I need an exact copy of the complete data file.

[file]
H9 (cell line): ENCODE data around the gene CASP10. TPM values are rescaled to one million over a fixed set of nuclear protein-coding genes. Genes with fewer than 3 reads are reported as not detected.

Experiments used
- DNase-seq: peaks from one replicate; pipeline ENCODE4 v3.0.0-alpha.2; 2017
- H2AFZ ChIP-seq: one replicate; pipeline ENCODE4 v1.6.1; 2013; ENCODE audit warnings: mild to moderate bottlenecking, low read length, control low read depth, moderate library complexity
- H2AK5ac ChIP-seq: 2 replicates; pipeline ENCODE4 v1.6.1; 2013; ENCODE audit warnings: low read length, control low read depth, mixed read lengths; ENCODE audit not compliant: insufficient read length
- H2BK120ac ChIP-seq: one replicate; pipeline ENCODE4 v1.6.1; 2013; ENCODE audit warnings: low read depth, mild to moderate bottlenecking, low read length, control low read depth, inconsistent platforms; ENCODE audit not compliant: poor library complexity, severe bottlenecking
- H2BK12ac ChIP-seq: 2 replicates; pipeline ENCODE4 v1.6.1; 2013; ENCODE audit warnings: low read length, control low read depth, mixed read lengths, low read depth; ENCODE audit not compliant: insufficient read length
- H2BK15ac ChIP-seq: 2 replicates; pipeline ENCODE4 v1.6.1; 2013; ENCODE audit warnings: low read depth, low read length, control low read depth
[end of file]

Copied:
H9 (cell line): ENCODE data around the gene CASP10. TPM values are rescaled to one million over a fixed set of nuclear protein-coding genes. Genes with fewer than 3 reads are reported as not detected.

Experiments used
- DNase-seq: peaks from one replicate; pipeline ENCODE4 v3.0.0-alpha.2; 2017
- H2AFZ ChIP-seq: one replicate; pipeline ENCODE4 v1.6.1; 2013; ENCODE audit warnings: mild to moderate bottlenecking, low read length, control low read depth, moderate library complexity
- H2AK5ac ChIP-seq: 2 replicates; pipeline ENCODE4 v1.6.1; 2013; ENCODE audit warnings: low read length, control low read depth, mixed read lengths; ENCODE audit not compliant: insufficient read length
- H2BK120ac ChIP-seq: one replicate; pipeline ENCODE4 v1.6.1; 2013; ENCODE audit warnings: low read depth, mild to moderate bottlenecking, low read length, control low read depth, inconsistent platforms; ENCODE audit not compliant: poor library complexity, severe bottlenecking
- H2BK12ac ChIP-seq: 2 replicates; pipeline ENCODE4 v1.6.1; 2013; ENCODE audit warnings: low read length, control low read depth, mixed read lengths, low read depth; ENCODE audit not compliant: insufficient read length
- H2BK15ac ChIP-seq: 2 replicates; pipeline ENCODE4 v1.6.1; 2013; ENCODE audit warnings: low read depth, low read length, control low read depth